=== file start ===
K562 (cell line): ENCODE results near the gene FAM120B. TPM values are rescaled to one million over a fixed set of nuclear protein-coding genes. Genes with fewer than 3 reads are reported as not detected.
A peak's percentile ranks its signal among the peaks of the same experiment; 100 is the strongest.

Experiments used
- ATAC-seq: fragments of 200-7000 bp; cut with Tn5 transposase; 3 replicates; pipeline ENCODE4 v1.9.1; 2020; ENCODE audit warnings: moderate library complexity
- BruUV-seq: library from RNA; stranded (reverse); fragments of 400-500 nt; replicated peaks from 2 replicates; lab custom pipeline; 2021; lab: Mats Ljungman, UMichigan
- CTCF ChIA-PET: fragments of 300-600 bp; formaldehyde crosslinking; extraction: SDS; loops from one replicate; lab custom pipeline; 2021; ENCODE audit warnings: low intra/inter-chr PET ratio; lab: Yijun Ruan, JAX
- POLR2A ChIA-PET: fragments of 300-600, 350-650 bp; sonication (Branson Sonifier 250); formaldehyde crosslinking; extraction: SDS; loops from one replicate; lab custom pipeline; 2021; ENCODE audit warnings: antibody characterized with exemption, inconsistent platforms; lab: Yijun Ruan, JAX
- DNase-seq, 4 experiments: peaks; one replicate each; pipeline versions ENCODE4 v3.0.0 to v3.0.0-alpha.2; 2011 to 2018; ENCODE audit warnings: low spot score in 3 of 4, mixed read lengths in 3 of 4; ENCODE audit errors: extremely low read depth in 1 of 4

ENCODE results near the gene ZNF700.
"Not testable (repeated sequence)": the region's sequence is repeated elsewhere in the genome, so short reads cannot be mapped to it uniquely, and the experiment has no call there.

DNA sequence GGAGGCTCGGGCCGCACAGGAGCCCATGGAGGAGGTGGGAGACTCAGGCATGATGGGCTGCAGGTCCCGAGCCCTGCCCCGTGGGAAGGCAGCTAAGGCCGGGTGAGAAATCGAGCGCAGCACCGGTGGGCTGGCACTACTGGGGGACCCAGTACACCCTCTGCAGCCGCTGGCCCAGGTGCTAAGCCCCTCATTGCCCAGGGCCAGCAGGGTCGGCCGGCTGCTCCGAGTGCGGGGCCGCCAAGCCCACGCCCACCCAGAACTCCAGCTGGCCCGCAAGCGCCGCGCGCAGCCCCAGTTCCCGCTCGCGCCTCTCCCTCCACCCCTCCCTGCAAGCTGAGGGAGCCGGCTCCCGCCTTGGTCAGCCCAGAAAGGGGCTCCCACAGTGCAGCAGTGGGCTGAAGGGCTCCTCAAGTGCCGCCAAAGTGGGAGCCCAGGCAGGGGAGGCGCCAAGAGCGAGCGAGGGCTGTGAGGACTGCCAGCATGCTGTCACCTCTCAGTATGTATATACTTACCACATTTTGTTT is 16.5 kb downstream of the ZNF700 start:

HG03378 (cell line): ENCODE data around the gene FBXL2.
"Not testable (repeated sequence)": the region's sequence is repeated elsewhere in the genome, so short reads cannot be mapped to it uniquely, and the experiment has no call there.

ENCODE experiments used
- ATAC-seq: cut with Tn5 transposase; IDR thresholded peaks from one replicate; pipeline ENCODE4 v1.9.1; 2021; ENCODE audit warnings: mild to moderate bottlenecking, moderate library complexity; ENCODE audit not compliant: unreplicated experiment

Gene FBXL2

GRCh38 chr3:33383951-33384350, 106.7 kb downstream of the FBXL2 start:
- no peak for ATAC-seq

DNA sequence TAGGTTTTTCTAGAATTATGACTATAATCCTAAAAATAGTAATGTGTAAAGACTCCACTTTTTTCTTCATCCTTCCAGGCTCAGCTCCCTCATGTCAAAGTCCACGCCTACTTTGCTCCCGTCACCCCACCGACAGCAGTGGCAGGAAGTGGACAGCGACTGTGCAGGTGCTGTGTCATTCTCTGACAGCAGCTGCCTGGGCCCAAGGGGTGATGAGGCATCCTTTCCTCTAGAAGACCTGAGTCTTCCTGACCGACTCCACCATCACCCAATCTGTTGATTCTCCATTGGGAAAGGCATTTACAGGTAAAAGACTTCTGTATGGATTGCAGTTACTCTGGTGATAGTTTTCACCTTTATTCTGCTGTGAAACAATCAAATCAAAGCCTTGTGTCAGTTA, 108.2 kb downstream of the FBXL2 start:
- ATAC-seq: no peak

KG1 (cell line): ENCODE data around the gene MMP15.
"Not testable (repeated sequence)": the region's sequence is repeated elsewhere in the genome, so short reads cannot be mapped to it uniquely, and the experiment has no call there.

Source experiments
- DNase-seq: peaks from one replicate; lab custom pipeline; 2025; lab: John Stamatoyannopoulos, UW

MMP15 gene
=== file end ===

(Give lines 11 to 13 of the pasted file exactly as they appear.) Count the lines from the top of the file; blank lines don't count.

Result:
DNA sequence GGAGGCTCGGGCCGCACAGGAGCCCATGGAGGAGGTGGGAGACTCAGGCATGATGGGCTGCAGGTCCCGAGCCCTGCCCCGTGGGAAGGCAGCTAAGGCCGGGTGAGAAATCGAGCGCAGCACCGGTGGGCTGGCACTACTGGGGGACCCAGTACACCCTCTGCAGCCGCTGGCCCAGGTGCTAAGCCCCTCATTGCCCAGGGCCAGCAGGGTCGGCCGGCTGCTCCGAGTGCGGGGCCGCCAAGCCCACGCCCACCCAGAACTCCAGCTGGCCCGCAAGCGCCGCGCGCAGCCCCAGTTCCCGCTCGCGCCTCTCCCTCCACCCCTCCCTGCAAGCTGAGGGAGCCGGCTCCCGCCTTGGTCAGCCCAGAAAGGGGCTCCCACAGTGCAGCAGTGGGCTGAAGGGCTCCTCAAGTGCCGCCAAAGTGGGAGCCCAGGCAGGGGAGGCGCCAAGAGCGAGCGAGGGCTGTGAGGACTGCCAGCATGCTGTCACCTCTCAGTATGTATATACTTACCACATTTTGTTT is 16.5 kb downstream of the ZNF700 start:

HG03378 (cell line): ENCODE data around the gene FBXL2.
"Not testable (repeated sequence)": the region's sequence is repeated elsewhere in the genome, so short reads cannot be mapped to it uniquely, and the experiment has no call there.